Thursday, May 7, 2009

Ask Abbi: Too Far?

Chris of writes:

As a comedian, where do you personally draw the line?

Many comedians take pride in being able to say they write and perform "edgy material." Edgy material gets its name from the jagged edge of a can of anchovies. It harkens back to the days when housewives did not have electronic appliances, or the good sense to serve something tasty for dinner. Upon hearing about the contents of his meatloaf, one man was known to push his plate away from himself. The result is that no one wanted edgy material from women.

Fast forward a few decades where it became trendy for comedians who were lesbians to speak about this duality and more importantly wear white socks with black shoes. Telling stories about their lives caused network executives to bristle, and televised comedy from white women was only acceptable in self-deprication form. Because a woman who puts herself down is not threatening. Black women were exempt from having to put themselves down because they were typically cast in second class roles on sitcoms.

This limitation has not kept female comedians from exploring the sordid (Sarah Silverman), the silly (Ellen DeGeneres), the relatable (Rita Rudner) or the unexpected (Maria Bamford), and because of such things as The Women's Liberation Movement and The Cosby Show, women can now choose to be self-depricating, self-assured, rude or shocking with their material. And they only have to be naked depending on where they want it to air.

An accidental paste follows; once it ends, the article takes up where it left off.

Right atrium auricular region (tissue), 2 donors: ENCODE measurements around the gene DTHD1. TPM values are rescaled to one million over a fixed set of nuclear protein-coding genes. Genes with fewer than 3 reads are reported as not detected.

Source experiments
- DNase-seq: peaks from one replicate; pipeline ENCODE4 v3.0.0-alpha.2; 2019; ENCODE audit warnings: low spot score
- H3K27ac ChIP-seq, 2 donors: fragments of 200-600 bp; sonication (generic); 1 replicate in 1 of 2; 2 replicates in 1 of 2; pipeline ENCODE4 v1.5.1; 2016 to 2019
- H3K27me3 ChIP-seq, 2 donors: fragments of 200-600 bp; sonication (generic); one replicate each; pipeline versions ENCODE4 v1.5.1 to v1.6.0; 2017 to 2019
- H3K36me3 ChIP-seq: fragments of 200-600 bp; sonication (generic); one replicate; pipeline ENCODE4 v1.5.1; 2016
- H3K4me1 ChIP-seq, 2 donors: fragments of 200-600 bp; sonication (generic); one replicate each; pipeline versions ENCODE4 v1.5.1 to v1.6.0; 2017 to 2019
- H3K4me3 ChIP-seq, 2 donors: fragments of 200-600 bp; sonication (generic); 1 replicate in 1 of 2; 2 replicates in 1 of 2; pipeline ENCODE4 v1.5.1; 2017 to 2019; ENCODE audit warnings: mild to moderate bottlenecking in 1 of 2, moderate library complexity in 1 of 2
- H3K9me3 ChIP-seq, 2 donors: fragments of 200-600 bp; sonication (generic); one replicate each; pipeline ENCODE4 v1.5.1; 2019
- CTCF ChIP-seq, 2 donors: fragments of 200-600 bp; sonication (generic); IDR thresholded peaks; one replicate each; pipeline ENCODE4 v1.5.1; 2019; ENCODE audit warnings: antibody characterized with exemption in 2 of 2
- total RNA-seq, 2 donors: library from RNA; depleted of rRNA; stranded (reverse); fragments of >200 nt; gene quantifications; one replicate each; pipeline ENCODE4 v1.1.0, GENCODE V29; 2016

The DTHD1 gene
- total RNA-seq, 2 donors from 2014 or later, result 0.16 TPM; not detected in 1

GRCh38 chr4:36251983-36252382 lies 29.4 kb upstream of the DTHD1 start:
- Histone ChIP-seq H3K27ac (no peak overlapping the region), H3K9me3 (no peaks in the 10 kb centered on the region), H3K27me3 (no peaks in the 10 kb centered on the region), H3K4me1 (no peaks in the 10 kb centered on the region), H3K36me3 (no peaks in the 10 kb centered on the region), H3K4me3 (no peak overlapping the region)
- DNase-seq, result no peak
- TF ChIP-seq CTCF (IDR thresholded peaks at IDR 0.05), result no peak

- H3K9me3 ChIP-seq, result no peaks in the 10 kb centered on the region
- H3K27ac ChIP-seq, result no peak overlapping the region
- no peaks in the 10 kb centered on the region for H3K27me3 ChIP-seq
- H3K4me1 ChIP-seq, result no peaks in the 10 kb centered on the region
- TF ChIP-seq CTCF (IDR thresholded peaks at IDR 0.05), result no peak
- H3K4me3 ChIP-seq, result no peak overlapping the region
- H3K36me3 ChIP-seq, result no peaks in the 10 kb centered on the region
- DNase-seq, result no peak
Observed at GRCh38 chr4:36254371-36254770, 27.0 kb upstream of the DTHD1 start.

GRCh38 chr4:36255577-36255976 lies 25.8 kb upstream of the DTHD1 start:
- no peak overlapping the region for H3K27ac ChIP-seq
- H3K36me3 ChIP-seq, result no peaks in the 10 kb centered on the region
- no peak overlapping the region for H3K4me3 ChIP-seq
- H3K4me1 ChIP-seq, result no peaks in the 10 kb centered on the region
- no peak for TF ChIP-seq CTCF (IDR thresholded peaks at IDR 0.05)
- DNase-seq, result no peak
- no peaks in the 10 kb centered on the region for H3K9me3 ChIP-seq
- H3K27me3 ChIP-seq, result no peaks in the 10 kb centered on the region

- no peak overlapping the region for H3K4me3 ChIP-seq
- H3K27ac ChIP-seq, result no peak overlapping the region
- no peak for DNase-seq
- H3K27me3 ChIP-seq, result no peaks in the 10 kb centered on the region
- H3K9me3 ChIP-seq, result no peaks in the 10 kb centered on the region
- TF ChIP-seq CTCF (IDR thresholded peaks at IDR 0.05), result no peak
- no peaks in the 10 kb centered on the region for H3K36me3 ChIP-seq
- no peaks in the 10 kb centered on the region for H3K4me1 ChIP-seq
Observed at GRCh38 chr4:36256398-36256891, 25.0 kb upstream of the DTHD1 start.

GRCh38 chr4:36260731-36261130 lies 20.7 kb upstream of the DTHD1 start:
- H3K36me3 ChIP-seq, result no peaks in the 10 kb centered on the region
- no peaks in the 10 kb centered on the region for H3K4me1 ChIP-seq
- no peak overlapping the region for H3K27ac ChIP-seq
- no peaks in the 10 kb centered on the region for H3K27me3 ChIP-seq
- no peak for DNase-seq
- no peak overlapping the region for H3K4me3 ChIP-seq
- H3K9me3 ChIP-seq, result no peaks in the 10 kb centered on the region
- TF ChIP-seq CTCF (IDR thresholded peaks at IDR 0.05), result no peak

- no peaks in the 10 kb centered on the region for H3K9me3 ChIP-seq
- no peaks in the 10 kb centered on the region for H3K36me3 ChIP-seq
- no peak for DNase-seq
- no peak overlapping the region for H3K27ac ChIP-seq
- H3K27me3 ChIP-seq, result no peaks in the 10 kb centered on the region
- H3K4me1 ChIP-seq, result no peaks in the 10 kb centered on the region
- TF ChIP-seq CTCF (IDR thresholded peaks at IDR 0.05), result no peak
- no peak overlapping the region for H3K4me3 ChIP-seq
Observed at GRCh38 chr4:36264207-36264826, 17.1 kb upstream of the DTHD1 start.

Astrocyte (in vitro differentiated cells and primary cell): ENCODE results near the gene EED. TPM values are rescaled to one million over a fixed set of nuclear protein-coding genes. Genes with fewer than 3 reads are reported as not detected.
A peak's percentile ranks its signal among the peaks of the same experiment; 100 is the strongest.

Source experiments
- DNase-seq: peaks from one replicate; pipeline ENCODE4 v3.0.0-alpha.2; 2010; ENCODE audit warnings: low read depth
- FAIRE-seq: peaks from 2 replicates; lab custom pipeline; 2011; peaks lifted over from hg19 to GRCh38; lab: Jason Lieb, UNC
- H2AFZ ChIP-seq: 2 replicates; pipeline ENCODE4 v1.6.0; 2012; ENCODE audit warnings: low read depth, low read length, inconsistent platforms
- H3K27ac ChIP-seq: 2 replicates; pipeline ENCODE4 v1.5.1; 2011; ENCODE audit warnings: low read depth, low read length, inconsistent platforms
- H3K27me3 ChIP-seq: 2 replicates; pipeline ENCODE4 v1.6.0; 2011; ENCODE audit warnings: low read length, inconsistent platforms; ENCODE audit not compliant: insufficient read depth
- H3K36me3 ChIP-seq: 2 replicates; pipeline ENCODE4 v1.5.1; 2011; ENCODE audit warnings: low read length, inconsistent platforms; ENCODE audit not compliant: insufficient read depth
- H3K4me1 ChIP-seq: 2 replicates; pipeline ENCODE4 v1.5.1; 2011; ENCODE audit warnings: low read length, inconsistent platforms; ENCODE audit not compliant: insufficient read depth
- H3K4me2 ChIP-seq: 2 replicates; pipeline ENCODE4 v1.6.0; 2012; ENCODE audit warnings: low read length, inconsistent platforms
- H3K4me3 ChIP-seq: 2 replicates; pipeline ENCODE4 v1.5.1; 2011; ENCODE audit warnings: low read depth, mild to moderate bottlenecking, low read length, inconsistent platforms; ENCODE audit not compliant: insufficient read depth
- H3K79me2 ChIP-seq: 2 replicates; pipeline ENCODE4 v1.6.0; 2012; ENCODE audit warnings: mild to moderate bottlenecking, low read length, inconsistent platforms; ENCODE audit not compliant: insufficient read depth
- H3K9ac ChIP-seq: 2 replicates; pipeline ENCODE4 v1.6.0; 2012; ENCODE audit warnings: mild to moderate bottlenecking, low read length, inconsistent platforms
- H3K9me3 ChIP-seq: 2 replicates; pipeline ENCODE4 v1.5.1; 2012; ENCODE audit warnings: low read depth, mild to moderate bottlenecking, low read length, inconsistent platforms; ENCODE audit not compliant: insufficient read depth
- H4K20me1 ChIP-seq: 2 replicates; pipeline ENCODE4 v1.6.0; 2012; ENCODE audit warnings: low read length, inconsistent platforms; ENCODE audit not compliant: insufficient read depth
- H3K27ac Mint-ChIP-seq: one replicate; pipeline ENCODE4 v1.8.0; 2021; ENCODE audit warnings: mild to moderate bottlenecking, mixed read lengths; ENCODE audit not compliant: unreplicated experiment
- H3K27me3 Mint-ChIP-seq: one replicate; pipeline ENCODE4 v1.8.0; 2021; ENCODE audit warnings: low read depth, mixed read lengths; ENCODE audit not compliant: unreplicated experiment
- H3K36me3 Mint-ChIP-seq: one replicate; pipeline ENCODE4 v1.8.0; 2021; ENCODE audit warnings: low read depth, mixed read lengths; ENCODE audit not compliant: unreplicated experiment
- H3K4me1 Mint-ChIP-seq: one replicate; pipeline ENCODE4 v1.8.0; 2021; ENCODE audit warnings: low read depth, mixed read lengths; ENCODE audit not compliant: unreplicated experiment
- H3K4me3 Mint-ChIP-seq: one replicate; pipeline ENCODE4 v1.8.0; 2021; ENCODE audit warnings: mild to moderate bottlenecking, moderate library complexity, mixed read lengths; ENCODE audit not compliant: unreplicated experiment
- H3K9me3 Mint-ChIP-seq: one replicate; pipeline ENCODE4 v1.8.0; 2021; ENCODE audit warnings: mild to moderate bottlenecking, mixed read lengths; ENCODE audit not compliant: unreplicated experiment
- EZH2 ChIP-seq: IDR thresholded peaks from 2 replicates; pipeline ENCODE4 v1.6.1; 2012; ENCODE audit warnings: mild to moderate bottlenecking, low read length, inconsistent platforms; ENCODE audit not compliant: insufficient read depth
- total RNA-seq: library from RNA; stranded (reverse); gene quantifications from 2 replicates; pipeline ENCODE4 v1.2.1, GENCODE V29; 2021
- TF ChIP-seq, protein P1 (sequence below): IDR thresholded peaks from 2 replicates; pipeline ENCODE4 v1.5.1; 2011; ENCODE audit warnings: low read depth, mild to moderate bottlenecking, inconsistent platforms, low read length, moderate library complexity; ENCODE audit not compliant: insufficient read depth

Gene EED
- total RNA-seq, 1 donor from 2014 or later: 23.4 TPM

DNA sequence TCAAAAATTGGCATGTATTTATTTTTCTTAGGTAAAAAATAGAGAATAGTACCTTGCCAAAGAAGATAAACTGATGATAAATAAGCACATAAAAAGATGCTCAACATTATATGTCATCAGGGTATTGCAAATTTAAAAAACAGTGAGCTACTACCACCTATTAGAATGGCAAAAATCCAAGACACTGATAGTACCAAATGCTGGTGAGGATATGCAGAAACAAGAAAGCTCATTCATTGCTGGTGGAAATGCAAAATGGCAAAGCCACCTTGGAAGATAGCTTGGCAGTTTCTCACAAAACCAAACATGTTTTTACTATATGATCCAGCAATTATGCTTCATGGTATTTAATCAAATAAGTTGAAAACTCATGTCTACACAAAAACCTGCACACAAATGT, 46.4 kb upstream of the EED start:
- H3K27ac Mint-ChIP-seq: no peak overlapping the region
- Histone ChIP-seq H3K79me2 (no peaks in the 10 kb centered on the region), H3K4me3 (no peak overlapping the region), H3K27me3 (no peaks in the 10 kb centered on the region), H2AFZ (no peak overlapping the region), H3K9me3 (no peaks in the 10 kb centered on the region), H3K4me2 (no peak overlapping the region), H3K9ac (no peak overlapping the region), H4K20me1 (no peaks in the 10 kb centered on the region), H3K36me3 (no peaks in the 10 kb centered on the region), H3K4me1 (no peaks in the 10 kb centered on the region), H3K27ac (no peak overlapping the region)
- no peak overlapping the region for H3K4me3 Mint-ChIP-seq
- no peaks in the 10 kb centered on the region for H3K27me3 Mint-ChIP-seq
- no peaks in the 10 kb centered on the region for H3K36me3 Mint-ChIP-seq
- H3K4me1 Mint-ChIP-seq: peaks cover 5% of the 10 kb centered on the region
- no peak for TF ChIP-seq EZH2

I draw the line, dear reader, at a number of topics so as not to offend a long list of people. As a woman of color who does not wear bikinis onstage, I tend to keep my content relatable and silly and my demeanor pleasant and confident. That is because I want to win the crowd's trust so that I may pick their pockets later.

Feel free to post your questions for Abbi in the comments section, to be answered in a later post, or write curlycomedy (at) with "Ask Abbi" in the Subject.

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